Micro nutrient status and their distribution in aggregate-size fractions of tropical coastal plain sands under different land use
Micro nutrients are particularly sensitive to changes in land use and their availability in soil is influenced by their distribution and storage in stable aggregate fractions. Micro nutrient, (Fe, Mn and Zn) status and their storage in stable aggregate-size fractions in forested, rubber plantation, oil palm plantation, plantain plantation, and cassava soils were investigated. The result indicated that there were significant variations in Fe, Mn and Zn storage in whole soil and stable aggregates of the different land use types. Land use also led to changes in soil organic matter (SOM), pH and total N. The highest total N (4.7 mg kg-1) was found in the 0-15 cm depth in forested soil, whereas, the lowest (2.3 mg kg-1) was found in the rubber plantation soil. The highest Fe was found in oil palm and plantain plantation soils (103.7 and 89.6 mg kg-1) respectively, in the topsoil, and 132.7 mg kg-1 and 91.4 mg kg-1 in the subsoil. Plantain plantation had the highest Zn and Mn storage in micro aggregates in the top and subsoil. Cassava plots had greater Fe and Zn storage in macro aggregates. This indicates that breakdown of macro aggregates to smaller fractions during cultivation in may lead to significant loss of Fe and Zn in cassava plots. Manganese (Mn) deficiency may likely occur in plantain plantation if the soil is converted to arable cropping. Iron (Fe) and Zn showed significantly negative relationship with pH (r = -0.461 and r = -0.645) respectively, indicating the significant role of soil pH in Fe and Zn availability in soils. Relationship between soil mineral particles showed that Mn increased as sand content increases, but showed inverse relationship with silt. Oil palm and plantain soils are good sources of Fe and Zn, and can be utilized in areas where these micro nutrients are limiting arable crop production.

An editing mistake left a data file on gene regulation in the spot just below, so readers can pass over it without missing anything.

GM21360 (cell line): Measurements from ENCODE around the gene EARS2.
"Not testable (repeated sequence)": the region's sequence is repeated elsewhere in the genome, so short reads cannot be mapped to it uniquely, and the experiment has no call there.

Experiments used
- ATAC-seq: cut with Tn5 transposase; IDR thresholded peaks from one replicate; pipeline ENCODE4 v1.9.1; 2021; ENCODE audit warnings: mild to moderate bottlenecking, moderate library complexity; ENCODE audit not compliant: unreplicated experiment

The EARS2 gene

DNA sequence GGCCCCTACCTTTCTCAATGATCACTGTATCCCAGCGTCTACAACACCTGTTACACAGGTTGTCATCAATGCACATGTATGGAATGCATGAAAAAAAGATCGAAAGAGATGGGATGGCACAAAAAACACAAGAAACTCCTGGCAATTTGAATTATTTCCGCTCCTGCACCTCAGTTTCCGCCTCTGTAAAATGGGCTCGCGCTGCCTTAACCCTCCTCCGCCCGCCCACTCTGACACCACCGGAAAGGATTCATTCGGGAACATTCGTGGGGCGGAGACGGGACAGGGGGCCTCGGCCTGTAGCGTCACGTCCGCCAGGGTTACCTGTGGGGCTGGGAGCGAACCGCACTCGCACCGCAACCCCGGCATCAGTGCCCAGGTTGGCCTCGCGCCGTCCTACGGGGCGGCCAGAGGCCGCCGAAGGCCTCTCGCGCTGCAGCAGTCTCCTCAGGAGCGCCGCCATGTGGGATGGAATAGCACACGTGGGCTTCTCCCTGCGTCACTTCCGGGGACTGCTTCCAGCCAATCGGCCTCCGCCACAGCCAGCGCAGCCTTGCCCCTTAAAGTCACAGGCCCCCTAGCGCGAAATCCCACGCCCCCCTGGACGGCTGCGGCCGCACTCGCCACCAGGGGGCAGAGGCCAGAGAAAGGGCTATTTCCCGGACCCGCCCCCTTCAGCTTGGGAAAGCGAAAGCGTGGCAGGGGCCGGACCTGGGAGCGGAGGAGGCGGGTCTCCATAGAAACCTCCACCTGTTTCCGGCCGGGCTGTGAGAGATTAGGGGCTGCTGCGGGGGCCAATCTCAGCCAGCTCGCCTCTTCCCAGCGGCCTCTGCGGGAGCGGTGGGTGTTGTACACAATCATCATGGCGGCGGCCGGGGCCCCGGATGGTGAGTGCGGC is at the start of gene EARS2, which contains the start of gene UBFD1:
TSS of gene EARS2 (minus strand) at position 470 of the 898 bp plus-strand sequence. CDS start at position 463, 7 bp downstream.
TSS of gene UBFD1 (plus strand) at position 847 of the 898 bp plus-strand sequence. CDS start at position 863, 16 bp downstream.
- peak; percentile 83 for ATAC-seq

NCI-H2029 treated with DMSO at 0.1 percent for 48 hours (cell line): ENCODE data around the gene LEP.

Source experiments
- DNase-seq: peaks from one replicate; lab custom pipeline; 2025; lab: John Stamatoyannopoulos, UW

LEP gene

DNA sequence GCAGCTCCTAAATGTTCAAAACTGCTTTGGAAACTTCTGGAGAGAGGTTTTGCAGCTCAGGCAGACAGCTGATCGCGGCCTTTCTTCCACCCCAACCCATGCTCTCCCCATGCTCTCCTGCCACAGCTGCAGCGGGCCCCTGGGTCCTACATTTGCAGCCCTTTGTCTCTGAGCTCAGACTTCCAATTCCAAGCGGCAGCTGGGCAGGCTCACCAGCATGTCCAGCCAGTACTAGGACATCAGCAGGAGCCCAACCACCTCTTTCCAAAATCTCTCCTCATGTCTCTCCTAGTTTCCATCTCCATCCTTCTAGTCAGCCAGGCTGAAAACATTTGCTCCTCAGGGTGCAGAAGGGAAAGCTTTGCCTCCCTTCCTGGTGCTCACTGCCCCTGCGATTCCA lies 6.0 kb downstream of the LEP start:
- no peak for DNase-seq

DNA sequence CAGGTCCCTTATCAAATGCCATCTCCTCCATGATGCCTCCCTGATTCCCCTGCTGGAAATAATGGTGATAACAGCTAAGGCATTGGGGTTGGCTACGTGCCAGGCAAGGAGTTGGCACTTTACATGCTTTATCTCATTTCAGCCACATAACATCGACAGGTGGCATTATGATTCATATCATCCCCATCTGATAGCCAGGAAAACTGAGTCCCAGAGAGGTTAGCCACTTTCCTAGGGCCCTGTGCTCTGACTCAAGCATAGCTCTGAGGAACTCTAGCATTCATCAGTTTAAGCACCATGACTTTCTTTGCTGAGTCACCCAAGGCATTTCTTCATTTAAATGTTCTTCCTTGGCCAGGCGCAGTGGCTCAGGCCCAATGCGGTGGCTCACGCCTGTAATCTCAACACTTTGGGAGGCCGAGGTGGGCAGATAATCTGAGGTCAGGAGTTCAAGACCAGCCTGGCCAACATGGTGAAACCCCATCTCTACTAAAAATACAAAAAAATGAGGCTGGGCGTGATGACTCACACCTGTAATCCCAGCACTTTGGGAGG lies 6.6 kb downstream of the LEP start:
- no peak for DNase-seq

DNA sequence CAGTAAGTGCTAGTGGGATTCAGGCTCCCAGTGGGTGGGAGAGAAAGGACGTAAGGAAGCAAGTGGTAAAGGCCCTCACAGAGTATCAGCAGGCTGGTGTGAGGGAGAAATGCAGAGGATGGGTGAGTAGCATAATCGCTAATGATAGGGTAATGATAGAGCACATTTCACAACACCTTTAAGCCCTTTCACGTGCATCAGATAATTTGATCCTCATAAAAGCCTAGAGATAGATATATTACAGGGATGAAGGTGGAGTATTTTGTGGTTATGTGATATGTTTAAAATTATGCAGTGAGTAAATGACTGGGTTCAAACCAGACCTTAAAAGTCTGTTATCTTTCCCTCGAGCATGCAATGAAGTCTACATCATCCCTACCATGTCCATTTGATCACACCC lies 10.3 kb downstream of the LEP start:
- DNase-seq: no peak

Keywords: Stable aggregates, soil fertility, micro nutrient deficiency, organic matter, and nutrient storage.